On 3 October, Adobe was hit by a massive security breach in which source code of various adobe products were accessed and more than 3 Million customers were also affected-their IDs, passwords, and credit card information accessed by hackers.

Now, it comes out that source code of adobe products, including the Web application development platform ColdFusion, sat parked on a hacker’s unprotected Web server open to the Internet, reported by .

During the Adobe’s investigation of breach, A company named “Hold Security” which provides Security Advice and Services—discovered source code of various adobe products parked on the hacker’s server through their Deep Web Service .

Kirk also reported that hackers, who previously known for hacking into Data Broker’s systems—own the server.

Adobe confirmed about the illegal access of the source code on 2 October.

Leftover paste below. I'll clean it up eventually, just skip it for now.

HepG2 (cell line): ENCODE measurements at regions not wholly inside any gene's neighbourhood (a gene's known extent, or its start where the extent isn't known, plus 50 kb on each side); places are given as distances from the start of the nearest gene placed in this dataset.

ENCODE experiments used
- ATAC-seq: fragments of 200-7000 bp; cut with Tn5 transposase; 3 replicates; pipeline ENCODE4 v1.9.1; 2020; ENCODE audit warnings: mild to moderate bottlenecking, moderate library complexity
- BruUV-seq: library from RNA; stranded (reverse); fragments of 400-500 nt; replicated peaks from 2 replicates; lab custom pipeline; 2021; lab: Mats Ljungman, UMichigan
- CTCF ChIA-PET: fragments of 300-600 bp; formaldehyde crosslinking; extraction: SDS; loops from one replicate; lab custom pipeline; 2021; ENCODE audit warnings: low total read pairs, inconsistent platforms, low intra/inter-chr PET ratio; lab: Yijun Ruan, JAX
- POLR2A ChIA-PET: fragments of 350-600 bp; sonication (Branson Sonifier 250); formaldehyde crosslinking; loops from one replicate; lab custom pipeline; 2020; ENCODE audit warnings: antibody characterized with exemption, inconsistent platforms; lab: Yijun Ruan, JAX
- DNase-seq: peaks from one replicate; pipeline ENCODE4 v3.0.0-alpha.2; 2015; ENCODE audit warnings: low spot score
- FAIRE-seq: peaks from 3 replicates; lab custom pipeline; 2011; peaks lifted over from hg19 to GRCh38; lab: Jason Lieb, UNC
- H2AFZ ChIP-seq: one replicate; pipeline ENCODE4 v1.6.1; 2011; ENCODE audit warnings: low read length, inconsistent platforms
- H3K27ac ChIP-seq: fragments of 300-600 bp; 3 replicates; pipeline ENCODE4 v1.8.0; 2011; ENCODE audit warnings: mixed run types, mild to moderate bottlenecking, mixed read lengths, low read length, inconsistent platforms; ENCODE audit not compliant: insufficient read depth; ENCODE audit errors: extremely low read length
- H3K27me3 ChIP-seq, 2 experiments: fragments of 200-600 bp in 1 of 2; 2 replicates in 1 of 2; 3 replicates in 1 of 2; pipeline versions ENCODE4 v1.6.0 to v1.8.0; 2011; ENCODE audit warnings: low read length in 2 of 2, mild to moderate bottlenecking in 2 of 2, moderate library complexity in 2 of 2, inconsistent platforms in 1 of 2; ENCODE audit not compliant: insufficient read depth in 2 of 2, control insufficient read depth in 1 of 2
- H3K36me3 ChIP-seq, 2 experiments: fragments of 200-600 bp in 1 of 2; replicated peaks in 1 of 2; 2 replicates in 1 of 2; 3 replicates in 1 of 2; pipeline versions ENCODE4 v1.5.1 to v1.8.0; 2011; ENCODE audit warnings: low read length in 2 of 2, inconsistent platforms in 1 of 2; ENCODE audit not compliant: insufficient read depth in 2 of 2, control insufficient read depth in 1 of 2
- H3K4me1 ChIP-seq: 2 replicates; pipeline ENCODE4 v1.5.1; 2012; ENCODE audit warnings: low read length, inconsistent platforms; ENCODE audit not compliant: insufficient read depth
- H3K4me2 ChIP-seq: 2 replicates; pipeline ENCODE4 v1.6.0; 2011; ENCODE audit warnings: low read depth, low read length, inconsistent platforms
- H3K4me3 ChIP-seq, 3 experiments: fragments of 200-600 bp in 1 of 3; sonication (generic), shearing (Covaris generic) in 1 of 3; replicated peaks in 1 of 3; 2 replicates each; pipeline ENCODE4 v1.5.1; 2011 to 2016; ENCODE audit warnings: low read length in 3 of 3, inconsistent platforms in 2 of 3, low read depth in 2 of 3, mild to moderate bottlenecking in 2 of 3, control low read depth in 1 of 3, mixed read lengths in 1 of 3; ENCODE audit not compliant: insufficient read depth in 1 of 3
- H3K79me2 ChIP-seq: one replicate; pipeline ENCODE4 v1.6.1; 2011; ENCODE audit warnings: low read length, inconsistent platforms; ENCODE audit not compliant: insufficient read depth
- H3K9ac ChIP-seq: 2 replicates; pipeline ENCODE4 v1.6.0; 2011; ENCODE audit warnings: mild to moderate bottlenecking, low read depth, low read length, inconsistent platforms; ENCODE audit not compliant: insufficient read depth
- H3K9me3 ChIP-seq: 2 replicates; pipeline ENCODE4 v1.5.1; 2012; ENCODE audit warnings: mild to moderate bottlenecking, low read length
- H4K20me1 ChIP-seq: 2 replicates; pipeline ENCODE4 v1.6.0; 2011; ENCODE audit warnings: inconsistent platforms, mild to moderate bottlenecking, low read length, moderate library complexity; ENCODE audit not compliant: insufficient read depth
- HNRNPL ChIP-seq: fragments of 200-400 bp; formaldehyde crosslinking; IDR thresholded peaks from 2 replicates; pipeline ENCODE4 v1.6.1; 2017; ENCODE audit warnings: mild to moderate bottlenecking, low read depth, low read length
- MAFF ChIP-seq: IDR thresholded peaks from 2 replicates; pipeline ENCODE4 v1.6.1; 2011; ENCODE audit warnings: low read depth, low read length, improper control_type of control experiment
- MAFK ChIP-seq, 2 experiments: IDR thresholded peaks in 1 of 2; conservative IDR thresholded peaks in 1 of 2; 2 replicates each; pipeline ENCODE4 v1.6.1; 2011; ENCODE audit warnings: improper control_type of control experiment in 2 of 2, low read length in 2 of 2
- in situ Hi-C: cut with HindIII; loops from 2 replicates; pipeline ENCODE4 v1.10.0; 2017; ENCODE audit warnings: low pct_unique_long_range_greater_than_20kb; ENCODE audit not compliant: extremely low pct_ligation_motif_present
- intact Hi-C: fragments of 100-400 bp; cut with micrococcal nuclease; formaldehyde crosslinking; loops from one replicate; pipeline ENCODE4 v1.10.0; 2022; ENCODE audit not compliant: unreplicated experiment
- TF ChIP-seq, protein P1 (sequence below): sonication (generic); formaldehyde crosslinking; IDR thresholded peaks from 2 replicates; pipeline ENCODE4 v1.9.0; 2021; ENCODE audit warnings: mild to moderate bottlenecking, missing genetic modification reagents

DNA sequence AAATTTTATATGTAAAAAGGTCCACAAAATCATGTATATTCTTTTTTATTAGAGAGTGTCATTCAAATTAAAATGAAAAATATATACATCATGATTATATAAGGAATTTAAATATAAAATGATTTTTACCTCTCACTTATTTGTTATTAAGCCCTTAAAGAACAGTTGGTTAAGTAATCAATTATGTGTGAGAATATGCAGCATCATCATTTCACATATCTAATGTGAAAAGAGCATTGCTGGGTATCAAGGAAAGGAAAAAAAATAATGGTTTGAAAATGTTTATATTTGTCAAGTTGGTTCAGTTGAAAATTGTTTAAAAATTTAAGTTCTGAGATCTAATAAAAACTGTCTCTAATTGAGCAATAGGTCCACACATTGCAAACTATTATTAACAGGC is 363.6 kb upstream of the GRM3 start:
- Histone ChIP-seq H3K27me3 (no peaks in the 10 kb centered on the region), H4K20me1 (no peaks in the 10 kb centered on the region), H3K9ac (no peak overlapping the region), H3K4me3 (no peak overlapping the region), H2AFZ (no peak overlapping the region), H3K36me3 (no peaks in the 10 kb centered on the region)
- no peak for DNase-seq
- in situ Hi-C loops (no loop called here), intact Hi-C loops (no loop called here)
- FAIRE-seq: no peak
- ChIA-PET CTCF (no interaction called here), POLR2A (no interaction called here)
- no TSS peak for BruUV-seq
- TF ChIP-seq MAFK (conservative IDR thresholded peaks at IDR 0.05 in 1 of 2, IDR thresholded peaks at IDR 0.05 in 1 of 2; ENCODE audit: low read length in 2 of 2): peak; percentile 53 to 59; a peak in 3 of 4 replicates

Hold Security reported—it found 40 GB encrypted archives on the hackers’ server, containing source code of such products as Adobe Acrobat Reader, Adobe Acrobat Publisher, and the Adobe ColdFusion line of products.

During an analysis of the files stored on the server, Alex Holden, chief information security officer of Hold Security found a directory with the abbreviation “ad.” It was filled with “interesting” file names, Holden said, including encrypted .”rar” and “.zip” files.

Adobe source code could help to find vulnerabilities in their products but since the source was uploaded on the server, none of the Zero Day vulnerability we seen, Holden said. So far, the source code has not been publicly released.

The code “was hidden, but it was not cleverly hidden,” holden said to Kirk.

Adobe source code uploaded on the un-protected server

Hackers’ server also continues to hold data of other companies that have been notified that the gang may have victimized them. We may be looking at more announcements coming from the companies whose data was found on the server, Kirk reports, if the companies choose, or are compelled by legal requirement, to do so.

VIANaked Security



This site uses Akismet to reduce spam. Learn how your comment data is processed.